A 5-star chef in a 1-star kitchen

Illustration by Dominic Davies

When people learn that I like to cook, they commonly respond by saying they could never learn to cook because it is too hard. I never found cooking to be that hard. The hard part is finding the willpower to cook when getting a pizza delivered is so easy.

Most college students are resigned to eating snack food, ramen, delivery and fast food because they are convenient. But convenience usually comes at the price of quality and money. It takes effort to learn to cook, but the returns are innumerable.

Our food choices affect so much of our lives. What we eat affects our health, our wallets, our mental state and even our environment’s health. It is often said that the biggest thing the average person can do to cut down on their carbon footprint is to decrease how much meat they eat.

Most importantly, your food choices affect how you structure your life and where you focus your energy. Just like with any choices, there are trade-offs, the largest of which is time and effort. When deciding what to eat, you should ask the question, “Which do I have more of: money or time?”

A select few people have more money than time and have no problem eating restaurant or precooked food all the time.

But if you can spare the time and energy, you can learn to cook. The actual act of cooking can be as easy or as hard as the chef makes it. The hard part is putting in the time.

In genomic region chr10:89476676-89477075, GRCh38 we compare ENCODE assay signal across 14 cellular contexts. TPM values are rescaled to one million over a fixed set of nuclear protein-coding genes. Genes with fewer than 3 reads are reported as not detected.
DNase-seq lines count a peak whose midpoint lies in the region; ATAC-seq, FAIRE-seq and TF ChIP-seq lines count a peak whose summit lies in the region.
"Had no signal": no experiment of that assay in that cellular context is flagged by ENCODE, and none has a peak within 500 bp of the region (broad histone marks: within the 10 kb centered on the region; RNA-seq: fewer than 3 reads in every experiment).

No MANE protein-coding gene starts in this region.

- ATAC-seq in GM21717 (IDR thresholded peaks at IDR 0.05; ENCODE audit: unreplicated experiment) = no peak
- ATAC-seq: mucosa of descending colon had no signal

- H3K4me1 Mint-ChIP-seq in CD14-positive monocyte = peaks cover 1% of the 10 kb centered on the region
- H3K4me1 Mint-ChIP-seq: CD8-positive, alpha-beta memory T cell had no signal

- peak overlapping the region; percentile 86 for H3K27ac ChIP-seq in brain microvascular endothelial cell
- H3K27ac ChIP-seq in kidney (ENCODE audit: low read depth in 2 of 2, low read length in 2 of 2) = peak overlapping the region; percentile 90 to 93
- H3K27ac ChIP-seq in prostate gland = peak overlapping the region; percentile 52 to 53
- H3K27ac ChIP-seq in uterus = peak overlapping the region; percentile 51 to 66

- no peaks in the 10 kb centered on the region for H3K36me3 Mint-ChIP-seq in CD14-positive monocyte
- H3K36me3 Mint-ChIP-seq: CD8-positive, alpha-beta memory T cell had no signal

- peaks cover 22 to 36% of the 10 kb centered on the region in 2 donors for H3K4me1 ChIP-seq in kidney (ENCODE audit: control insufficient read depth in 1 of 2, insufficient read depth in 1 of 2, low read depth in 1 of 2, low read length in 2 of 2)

An easy way to cut down on this time is by prep cooking. Almost all meals have some part that can be prepared ahead of time. By spending one or two hours a week doing this, it is easy to get all of that over with. Some of the best cooking advice I have heard is to cook as much as possible, whenever possible.

On Sundays, I usually boil some rice and beans, roast some vegetables, cut up some fruit and bake a batch of cornbread muffins. This usually takes about one and a half hours of actual work, plus several hours of waiting for the beans to finish.

But at any moment during the week, I can heat up the rice, beans and vegetables with a tortilla and have a relatively healthy, incredibly filling taco in less than five minutes. If I just want a snack instantly, I can have some cornbread.

This is just one way to prep. There are a multitude of ways to incorporate cooking to match your specific tastes and lifestyle.

Pizza dough can be frozen, and the process of shaping it, adding toppings and cooking it takes around 20 minutes. Stock can be made out of vegetable scraps and chicken bones and can be used on a cold day for soup. Salads can be eaten right out of the refrigerator.

There is a high barrier of entry to get into cooking while figuring out how food fits into one's life. Some ingredients spoil faster than expected. Organizing a pantry is a hassle, especially with the limited space of most apartments. And, of course, there is the challenge of grocery shopping.

These obstacles can be threatening, especially to someone who has never stepped foot in a kitchen except to make ramen. It takes plenty of trial and error figuring how to balance money, time, willingness to cook and clean, nutrition, taste, storage space and dietary restrictions.

But just like with anything, it becomes easier with practice. There will always be a need to be able to feed yourself. It is not something that will go away. The challenges of cooking are many but having the ability will serve you as long as you are able to feed yourself.